Montana most polite state in the U.S., while Californians could use some lessons in manners

Mind your manners! Different states not only have different accents and lingo, but they vary in politeness, terms of endearment and slang. A lighthearted study performed by WordFinder collected Google Trends search data from each state to pinpoint which parts of America most often search the web using polite words and phrases. They also measured the most-searched compliments and terms of endearment.

The most polite state, based on their Google searches, was Montana. More than 270,000 of their searches per 100,000 residents in the past year included polite terms, especially “please.”


Meanwhile, the study reveals California could improve in the way of manners. The Golden State only made 10 searches including polite terms per 100,000 residents, mostly “thanks so much.” This was also the top phrase searched by its bordering states, Nevada and Utah.

Other states that practice good form include Vermont, Alabama, Minnesota, Delaware and Wyoming. People that seem to forget to say “please” and “thankyou” reside in Kansas, Illinois, Louisiana and Mississippi.

Terms of endearment by state

Overall, “darling” and “beautiful” were the most commonly used terms of endearment in the U.S. Almost the entire West Coast was in agreement: “Darling” dominated these searches in Washington and California, as well as Nevada, Utah, Texas, Oklahoma, Mississippi, and Michigan. Oregon was the only outlier with their top searched pet name as “sweetheart.”

What about the East Coast? Some like it hot! Florida, North Carolina, West Virginia, and Pennsylvania preferred the steamier nickname, “hottie.”

Kansas was more partial to the fairytale version of romance with “princess” used most often in the Sunflower State. Nebraska, Arizona, New Mexico, and Maine all prefer “sweetie” when whispering sweet nothings.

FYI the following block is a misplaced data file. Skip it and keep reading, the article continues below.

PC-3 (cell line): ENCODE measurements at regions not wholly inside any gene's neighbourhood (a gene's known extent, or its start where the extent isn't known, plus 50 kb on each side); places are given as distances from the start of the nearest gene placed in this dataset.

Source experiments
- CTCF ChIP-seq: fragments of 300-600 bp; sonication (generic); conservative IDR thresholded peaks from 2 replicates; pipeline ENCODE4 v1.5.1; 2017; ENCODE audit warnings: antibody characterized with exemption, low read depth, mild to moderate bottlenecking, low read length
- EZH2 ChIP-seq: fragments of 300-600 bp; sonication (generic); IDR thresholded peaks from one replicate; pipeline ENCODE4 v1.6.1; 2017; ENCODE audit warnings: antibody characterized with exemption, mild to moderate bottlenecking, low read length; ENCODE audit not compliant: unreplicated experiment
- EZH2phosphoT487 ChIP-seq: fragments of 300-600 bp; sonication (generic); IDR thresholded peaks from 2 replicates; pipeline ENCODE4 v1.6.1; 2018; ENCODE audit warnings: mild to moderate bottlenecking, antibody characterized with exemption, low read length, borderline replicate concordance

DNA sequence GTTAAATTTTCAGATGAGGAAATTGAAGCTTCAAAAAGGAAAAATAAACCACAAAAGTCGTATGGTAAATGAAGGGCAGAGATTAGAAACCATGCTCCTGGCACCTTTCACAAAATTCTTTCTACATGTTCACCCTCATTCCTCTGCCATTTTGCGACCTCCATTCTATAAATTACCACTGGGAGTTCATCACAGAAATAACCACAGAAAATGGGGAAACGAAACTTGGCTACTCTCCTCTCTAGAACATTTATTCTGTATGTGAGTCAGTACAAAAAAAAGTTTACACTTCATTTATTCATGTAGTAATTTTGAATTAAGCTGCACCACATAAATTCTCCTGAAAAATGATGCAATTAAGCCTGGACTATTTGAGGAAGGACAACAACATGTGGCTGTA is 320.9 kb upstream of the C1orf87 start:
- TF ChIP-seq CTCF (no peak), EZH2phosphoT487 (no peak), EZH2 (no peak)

Speaking of sweet, the top flattery in Wyoming, South Dakota, and Iowa is “sugar,” while “dollface” was all the rage in Alabama when expressing affection.

Slang terms by state

Social media creates a rapid breeding ground for modern slang terms, some of which are used as compliment. This study revealed the top slang compliment is “pur,” followed by the positive term, “stoked.”

Also used by our feline friends, pur is usually used when “hyping up” someone else. For example, if your friend got a new haircut and showed you, you could respond saying, “pur.”

Commonly shared among California, Nevada, Utah, and Michigan as the most searched positive slang term was “bussin’.” This means something is “good,” especially in reference to food. For example, “that pizza was bussin’ bussin’.”

You may recognize this term from classic surfer lingo. “Stoked,” meaning enthusiastic or excited, is Florida, Mississippi, North Carolina, Pennsylvania, and West Virginia‘s top search term. Similarly, Kansas and Missouri made the most searches for the word “amped,” which describes feeling fired up and energetic.

Colorado, Virginia, Minnesota, and New York all favored “gucci.” This versatile slang term is based on the luxury fashion brand, which explains why it’s used to describe something fancy or stylish. “Gucci” could also mean something is simply good. If someone asked you how you are doing, you might say “gucci” if you’re doing just fine.

Aptly, Alaska was more likely to search for “chill,” reflecting the typically cool weather conditions of the Last Frontier. “Chill” is used to describe something or someone that is cool, easy going, or to calm down.


For this study, WordFinder collected Google Trends search data from 2022 across the United States.

Follow on Google News

About the Author

Sophia Naughton

Meet StudyFinds’ Associate Editor, Sophia Naughton. Sophia graduated Magna Cum Laude from Towson University with a Bachelor of Science in Mass Communication directly focused in journalism and advertising. She is also a freelance writer for Baltimore Magazine. Outside of writing, her best buddy is her spotted Pit Bull, Terrance.

The contents of this website do not constitute advice and are provided for informational purposes only. See our full disclaimer


  1. Problem I have with this is, where I live; Seattle, many are NOT from here. So they not only bring their dogs and tech jobs BUT their provincial attitudes. It’s AKA: Seattle chill. Here they accept tents, RV’s and open spaces chock full of drug fueled addicts. Citizens have become ATM’s. I used to be much nicer. Not any more. Sucks being here.

  2. This study has things BACKWARDS. People searching less already know how to be nice… people searching more don’t know how to be nice. Are we in first grade? What a deceptive study.